Asos sees potential in visual search to drive sales
Two months after it started letting shoppers search its outfits using photos instead of keywords, fashion retailer Asos has seen enough to be sure visual search will help it convert those who are merely browsing.
Asos has an “upstream” problem that visual search could fix, said Richard Jones, director of product management for the site. Visitors unsure of what they want to buy discover only a fraction of the retailer’s catalog from its mobile app due to the limitations of screen size, search and site navigation. But when those same visitors upload pictures of outfits they like to Asos’ visual search tool, early results suggest it helps them more easily find what they didn’t know they wanted.
Asos has seen “great engagement” from visual search to date, and Jones stressed the feature could eventually become the way many shoppers discover outfits in its app. However, he declined to share statistics that support his belief in visual search so soon after its debut on Asos’ site. He said from the engagement he has seen, though, the feature gets people to spend longer in the app.
To use visual search in Asos’ app, people take a picture of an outfit, for which an Asos algorithm then finds the closest matches. Over time, shoppers won’t just receive similar matches, Jones said. They will also be served other products tailored to both their visual search and their preferences, which Asos’ bases on in-app purchase behavior. In the future, a visual search for a white pair of high-top Converse trainers would return other associated products such as a matching jumper the searcher might also want.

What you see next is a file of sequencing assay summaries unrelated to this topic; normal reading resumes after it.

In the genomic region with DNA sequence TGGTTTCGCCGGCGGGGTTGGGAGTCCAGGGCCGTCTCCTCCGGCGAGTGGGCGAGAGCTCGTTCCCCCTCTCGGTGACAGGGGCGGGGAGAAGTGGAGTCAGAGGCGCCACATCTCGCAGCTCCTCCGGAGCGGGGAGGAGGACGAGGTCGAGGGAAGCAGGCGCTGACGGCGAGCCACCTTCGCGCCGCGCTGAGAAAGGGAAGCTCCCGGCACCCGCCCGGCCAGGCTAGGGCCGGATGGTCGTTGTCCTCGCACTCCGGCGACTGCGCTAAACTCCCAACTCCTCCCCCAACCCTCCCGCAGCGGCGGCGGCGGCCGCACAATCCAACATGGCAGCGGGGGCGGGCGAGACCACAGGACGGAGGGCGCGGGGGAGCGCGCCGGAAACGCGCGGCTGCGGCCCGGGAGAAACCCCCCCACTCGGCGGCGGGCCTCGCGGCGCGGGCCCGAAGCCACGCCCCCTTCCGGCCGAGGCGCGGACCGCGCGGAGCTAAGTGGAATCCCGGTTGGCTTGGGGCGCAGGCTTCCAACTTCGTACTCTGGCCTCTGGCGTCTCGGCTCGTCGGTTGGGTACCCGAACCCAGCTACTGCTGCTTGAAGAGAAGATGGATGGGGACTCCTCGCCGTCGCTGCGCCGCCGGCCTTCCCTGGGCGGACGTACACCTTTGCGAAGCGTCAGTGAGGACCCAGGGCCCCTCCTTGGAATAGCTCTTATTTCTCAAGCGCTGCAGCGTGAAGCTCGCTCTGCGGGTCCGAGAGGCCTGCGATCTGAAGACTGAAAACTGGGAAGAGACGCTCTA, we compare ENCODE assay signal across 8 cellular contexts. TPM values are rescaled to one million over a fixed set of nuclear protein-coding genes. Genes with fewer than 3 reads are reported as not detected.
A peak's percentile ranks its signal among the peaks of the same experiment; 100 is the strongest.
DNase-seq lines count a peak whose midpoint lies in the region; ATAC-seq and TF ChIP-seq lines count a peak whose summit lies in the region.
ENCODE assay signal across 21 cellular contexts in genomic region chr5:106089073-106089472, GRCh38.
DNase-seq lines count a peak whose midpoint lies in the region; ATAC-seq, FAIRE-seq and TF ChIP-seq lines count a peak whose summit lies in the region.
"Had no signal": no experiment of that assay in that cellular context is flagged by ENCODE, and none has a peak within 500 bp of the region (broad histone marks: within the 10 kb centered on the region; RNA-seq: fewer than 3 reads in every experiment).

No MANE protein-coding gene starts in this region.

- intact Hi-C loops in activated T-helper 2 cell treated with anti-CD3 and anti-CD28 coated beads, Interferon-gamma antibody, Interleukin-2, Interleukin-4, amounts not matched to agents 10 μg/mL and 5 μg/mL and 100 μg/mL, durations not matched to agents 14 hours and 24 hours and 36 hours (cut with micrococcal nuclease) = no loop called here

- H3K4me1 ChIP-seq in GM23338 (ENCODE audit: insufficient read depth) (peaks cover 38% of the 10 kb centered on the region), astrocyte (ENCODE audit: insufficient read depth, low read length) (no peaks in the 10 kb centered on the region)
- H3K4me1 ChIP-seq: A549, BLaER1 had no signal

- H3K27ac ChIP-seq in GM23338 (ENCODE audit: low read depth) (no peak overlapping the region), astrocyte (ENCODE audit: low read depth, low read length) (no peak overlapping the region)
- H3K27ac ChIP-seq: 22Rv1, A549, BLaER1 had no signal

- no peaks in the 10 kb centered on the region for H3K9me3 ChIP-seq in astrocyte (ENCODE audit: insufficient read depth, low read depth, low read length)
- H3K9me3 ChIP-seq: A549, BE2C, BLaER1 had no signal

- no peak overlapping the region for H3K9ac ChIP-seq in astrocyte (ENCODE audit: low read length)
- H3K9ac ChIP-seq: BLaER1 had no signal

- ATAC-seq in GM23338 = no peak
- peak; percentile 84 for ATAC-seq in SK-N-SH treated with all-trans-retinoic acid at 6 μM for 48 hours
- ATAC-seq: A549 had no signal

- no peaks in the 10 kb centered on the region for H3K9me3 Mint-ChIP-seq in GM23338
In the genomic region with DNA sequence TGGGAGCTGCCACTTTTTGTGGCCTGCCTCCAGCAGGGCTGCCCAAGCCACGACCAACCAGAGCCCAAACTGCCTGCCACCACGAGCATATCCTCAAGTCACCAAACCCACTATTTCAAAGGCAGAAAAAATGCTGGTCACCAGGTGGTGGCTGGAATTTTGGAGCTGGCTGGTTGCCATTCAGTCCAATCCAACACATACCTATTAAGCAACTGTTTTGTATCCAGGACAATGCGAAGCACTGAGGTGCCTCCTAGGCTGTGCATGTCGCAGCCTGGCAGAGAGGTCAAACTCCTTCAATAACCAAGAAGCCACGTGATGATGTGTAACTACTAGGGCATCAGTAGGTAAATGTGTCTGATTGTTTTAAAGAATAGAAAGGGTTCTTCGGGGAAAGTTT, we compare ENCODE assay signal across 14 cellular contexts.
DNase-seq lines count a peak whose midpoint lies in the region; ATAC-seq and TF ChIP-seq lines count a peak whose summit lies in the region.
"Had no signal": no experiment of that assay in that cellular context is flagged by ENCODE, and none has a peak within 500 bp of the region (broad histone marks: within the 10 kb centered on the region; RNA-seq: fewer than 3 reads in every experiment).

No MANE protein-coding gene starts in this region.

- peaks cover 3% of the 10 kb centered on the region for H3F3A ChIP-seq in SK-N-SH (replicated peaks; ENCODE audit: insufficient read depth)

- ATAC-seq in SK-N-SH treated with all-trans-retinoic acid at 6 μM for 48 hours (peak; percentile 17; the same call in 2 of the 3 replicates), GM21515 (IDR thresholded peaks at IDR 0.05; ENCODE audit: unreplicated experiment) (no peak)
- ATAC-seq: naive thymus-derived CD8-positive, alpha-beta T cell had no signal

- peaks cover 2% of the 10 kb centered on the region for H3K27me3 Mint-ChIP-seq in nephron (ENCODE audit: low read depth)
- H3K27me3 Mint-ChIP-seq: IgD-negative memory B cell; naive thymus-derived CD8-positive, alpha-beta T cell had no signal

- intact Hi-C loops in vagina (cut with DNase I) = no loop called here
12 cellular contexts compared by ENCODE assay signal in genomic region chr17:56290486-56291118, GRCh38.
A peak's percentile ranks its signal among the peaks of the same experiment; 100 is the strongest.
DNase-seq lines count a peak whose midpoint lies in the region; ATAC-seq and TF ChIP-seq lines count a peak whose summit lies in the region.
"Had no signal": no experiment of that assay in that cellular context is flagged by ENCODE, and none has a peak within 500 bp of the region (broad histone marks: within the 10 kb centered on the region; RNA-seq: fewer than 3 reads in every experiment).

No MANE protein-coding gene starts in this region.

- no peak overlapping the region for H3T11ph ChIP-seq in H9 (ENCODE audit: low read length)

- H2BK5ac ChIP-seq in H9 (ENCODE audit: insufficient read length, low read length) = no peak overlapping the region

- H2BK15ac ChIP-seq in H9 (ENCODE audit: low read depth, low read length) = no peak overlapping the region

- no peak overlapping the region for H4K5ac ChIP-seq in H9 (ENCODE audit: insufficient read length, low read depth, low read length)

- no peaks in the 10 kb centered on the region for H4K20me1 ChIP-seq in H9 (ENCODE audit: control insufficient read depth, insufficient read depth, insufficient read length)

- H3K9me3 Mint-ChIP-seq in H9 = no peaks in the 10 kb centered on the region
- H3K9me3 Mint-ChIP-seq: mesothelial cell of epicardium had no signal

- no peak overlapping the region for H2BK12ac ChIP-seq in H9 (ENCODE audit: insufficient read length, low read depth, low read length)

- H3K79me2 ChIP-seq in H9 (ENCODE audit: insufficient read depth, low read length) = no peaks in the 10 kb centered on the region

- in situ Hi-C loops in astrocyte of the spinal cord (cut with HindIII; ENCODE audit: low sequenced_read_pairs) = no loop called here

Getting those suggestions right is key to the longer journeys Asos wants from the app. Today, 70 percent of global traffic to Asos and over 50 percent of its orders come from mobile devices, with each user spending 80 minutes per month on average in its app. Jones expanded on the challenge ahead: “With something like keyword search, you almost have to know what you’re looking for before you type it. For someone that’s on more of a discovery journey, that really becomes an issue [when they’re in the app].”
There are still kinks to iron out. Some early users of the app have noted that visual searches don’t always return the items they know Asos sells. Jones downplayed the instances as teething problems that would soon improve as the algorithm and data it processes grow.
But none of these developments will matter if not enough people use visual search. Some observers have questioned whether shoppers will regularly search for products using visual search in the way Asos and other retailers hope. The fashion industry is littered with small tests as retailers ease their way into the technology.
Jones believes the tide will turn to visual search sooner rather than later, driven by the flurry of augmented reality apps that will take advantage of the iPhone’s recently updated camera lens. Additionally, Asos plans to promote the feature in the coming months after seeing much of the initial uptake for its own voice search uses driven without any marketing or signposting in the app. The more Asos can convince people to interact with visual search, said Jones, the better the tool can become.
More in Media
Publishers are still feeling the effects of a change Facebook made in May that caused a steep decline in referral traffic. Nearly four months later, publishers aren’t sure when — or if — that traffic will come back.
A new definition for MFAs is available but the vague nature of the guidelines is leading to a lack of standards that might prevent adoption.
The publishers who attended DPS were focused on the potential upsides of applying the technology to their operations while guarding against the downsides.